Russian President Putin's next big task is to rebrand the country
His government will aim to solidify an alternative world view and a mission statement for the 21st century
Unsurprisingly, Mr Vladimir Putin has won Sunday's so-called "election" for his fourth term as president of Russia.
That puts him on course to further entrench his power, pursue an expansive foreign policy and continue his escalating showdown with the West.
But one of his most significant goals to enhance his stature may be one that has fallen under the radar: the development of a post-Soviet ideology for his country.
Back in 2014, first deputy head of the presidential administration Vyacheslav Volodin stated: "If there is Putin - there is Russia, if there is no Putin - there is no Russia."
Mr Putin would want nothing more than the West and the Russian population to agree.
While Russia is broad and diverse, the country has become hostage to Mr Putin's persona and his emergent ideology. This presents a crisis of identity.
For a country that desires the status of a great power and civilisation rather than that of Mr Putin's personal fiefdom, Russia requires a mission statement - an ideology offering a distinct worldview.
He needs this not only as a distraction from Russia's stagnating economy, but also to provide a legacy that offers an alternative to the Western model of liberal democracy.
And while many of his recent actions may have appeared impulsive, his inner circle has increasingly provided the contours of a nascent national philosophy.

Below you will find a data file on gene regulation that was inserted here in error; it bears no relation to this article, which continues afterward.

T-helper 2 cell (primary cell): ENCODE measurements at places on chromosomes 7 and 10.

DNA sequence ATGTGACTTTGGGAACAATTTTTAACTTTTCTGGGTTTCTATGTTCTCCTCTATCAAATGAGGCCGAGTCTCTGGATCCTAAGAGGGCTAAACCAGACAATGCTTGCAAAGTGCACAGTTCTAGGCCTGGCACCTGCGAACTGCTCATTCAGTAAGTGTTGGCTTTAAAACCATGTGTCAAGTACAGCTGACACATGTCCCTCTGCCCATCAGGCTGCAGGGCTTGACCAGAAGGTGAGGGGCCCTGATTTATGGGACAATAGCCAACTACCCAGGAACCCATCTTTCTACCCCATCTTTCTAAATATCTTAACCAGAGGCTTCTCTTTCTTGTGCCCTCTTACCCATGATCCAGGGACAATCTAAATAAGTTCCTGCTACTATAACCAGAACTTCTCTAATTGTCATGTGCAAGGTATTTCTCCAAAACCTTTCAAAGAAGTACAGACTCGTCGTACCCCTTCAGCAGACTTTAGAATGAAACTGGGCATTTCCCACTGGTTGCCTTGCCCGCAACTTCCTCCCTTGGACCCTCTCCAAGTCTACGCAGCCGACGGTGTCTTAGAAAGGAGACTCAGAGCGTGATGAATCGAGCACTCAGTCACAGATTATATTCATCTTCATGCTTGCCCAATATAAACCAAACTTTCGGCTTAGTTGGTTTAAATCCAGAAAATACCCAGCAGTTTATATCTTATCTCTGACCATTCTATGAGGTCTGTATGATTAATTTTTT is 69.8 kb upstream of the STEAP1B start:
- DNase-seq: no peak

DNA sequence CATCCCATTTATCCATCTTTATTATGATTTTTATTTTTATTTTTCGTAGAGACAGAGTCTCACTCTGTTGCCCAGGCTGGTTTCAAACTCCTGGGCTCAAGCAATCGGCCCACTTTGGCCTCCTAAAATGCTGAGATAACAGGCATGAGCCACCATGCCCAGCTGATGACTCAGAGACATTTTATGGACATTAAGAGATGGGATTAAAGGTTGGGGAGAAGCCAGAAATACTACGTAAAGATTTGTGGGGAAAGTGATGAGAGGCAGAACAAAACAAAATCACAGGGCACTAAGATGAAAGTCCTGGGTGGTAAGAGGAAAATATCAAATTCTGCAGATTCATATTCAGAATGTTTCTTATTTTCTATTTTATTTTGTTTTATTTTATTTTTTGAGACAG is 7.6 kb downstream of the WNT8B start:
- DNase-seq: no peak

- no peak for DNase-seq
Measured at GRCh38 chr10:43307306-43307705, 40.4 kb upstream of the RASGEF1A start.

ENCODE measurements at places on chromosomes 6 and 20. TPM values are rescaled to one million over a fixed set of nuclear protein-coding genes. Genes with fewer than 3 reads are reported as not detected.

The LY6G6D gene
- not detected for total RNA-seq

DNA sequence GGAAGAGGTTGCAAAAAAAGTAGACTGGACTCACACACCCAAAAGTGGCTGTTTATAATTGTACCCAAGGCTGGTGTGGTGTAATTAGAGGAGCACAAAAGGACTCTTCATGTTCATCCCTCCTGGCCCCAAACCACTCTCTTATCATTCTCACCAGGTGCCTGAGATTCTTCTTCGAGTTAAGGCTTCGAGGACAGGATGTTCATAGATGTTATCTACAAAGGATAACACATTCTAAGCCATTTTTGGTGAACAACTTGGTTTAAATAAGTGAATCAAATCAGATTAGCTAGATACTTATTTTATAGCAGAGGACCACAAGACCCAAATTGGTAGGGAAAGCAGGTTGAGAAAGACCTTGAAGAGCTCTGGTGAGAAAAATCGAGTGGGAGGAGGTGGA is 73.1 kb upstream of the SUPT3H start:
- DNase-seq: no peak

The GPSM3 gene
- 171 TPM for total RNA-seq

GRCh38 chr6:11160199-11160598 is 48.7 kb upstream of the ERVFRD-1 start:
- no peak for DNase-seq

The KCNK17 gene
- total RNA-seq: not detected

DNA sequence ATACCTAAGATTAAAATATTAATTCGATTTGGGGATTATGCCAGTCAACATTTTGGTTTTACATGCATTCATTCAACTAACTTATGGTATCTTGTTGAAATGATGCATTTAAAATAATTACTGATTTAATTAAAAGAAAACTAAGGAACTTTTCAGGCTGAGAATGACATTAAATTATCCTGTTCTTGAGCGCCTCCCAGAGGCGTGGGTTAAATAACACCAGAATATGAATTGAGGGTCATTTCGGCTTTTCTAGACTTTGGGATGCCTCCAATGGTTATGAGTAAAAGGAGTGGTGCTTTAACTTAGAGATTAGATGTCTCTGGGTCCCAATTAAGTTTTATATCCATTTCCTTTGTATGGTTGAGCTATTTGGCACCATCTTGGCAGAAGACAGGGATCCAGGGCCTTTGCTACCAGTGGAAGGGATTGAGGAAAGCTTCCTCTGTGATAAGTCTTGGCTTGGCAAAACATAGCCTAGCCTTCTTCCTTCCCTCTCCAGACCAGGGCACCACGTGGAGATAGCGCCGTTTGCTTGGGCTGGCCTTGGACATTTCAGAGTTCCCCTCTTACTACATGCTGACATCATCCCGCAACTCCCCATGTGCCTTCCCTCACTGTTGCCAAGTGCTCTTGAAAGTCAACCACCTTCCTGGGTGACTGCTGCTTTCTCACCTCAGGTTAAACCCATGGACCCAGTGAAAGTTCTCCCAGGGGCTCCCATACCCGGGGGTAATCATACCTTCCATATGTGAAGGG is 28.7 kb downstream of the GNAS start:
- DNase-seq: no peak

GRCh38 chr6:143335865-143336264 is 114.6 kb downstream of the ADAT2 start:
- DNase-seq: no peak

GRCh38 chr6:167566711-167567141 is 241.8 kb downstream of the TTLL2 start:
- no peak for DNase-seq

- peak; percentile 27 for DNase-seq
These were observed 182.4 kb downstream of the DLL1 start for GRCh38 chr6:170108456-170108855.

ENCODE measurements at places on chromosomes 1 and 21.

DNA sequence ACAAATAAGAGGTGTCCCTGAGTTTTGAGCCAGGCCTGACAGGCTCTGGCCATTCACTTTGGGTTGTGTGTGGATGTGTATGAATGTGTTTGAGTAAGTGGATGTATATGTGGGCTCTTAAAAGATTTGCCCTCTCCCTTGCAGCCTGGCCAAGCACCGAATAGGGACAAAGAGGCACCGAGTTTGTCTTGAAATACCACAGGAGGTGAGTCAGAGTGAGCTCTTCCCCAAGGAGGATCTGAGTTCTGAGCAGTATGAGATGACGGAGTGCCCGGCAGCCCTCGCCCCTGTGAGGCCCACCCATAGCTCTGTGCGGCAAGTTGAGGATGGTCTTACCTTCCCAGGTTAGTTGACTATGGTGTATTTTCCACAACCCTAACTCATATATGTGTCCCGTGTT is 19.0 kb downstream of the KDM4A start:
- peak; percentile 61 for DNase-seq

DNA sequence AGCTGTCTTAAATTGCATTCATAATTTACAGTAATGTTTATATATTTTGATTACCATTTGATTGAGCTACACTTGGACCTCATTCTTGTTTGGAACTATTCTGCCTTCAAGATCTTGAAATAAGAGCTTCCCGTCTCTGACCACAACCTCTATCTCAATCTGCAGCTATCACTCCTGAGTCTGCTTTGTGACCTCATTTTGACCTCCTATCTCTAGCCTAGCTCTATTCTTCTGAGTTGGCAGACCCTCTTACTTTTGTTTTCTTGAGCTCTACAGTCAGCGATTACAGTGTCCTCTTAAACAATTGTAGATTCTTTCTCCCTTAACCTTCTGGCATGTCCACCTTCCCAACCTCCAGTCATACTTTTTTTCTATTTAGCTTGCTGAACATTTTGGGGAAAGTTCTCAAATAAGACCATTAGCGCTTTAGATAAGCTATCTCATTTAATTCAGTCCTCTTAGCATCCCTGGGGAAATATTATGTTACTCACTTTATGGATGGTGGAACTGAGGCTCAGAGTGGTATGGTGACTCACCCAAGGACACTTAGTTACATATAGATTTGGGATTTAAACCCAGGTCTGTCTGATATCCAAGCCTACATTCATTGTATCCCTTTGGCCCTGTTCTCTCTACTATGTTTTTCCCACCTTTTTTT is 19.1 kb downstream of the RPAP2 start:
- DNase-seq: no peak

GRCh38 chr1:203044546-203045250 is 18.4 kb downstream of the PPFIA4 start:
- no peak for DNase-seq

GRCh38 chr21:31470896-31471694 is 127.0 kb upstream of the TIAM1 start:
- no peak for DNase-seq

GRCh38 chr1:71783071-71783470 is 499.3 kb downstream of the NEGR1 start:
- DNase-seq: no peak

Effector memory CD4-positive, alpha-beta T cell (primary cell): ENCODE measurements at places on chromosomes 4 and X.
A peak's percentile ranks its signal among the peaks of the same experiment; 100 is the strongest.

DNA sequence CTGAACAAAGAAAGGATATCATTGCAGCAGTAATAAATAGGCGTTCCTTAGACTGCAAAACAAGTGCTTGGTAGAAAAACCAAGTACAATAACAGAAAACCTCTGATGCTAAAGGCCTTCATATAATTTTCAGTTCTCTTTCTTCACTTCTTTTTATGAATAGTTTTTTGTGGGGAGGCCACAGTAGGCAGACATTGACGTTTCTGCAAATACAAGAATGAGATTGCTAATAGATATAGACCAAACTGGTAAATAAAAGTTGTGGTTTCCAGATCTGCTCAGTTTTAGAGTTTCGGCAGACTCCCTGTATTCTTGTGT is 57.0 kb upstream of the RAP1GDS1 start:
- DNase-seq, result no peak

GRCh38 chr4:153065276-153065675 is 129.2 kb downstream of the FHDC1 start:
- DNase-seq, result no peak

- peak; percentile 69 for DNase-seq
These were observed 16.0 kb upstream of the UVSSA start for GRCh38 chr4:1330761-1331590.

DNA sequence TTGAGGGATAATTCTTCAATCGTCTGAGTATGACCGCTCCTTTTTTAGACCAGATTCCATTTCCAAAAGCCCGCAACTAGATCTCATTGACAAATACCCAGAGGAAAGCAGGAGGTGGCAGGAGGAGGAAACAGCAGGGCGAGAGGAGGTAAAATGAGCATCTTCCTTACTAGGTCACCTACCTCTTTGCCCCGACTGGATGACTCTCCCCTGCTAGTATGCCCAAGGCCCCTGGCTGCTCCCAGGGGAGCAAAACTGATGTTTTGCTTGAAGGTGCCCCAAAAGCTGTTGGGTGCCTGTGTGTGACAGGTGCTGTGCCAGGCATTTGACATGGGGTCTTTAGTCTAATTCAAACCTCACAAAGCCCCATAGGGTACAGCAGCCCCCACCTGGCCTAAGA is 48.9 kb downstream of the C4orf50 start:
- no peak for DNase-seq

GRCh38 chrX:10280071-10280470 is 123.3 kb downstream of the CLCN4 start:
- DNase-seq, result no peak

Developing an ideology may seem an unlikely preoccupation for a popular autocratic regime that is not afraid to flex its military muscle and rattle its nuclear sabre.
However, defining its vision of itself is an important existential task for a country where modern statehood is still novel and which has only recently emerged from policy goals based on Soviet-era Marxism-Leninism.
Branding itself is even more crucial for a country that seeks to play a grand global role but is unwilling to accept Western norms of legitimacy for domestic governance and for international diplomacy.
What could serve as the basis of Russia's new ideology?
In the early years of his administration, Mr Putin promised the Russian public prosperity and stability.
But as Russia's economy failed to diversify and became ever more dependent on natural resource exports, as corruption became more entrenched, and most importantly as oil prices started falling in 2014, that message of prosperity sounds increasingly hollow.
Over the next six years, Mr Putin's government will make an effort to solidify and codify an alternative world view - a view Russia is eager to offer for domestic consumption as well as export.
For the Kremlin, this vision will represent legitimacy and a patriotic mission statement for the 21st century.
For the West, it is important to recognise and to call out the hollowness of this vision, rather than falling into the trap of accepting it as justification for this regime.
The West won the Cold War because it won the competition for ideas and ideals.
It will win again if it can overcome the challenges of the fraying relations between a politically divided United States and a fragmenting Europe to stay firm to a vision and mission that is more positive than whatever Mr Putin devises in his latest term of office. - REUTERS
The writer is an author and senior fellow at US think-tank Atlantic Council.
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